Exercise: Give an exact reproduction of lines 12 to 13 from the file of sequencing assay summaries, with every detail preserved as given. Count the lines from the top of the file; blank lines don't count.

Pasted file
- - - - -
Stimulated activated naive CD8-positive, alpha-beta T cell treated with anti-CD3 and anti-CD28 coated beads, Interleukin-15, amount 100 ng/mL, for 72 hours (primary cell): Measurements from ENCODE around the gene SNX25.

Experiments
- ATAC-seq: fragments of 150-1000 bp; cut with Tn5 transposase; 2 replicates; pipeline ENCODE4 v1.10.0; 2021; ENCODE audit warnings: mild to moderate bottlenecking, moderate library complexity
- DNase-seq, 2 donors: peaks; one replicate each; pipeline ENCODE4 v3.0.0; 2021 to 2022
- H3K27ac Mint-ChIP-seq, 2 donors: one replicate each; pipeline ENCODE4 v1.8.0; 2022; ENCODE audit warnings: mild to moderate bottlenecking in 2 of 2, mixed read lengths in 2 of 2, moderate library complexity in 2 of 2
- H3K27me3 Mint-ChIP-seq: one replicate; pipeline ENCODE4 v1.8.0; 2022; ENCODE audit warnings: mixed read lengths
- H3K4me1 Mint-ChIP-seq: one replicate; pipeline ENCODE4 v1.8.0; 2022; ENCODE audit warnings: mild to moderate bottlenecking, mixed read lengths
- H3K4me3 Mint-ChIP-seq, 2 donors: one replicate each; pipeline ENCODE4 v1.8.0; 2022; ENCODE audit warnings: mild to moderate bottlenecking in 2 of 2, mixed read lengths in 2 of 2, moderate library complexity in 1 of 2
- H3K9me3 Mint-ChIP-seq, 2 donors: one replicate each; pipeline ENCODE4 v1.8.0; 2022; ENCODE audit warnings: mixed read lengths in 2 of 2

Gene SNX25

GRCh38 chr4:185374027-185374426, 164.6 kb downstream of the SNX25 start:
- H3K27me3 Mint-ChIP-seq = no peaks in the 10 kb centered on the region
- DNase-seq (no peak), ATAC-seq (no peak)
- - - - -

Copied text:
- H3K27me3 Mint-ChIP-seq = no peaks in the 10 kb centered on the region
- DNase-seq (no peak), ATAC-seq (no peak)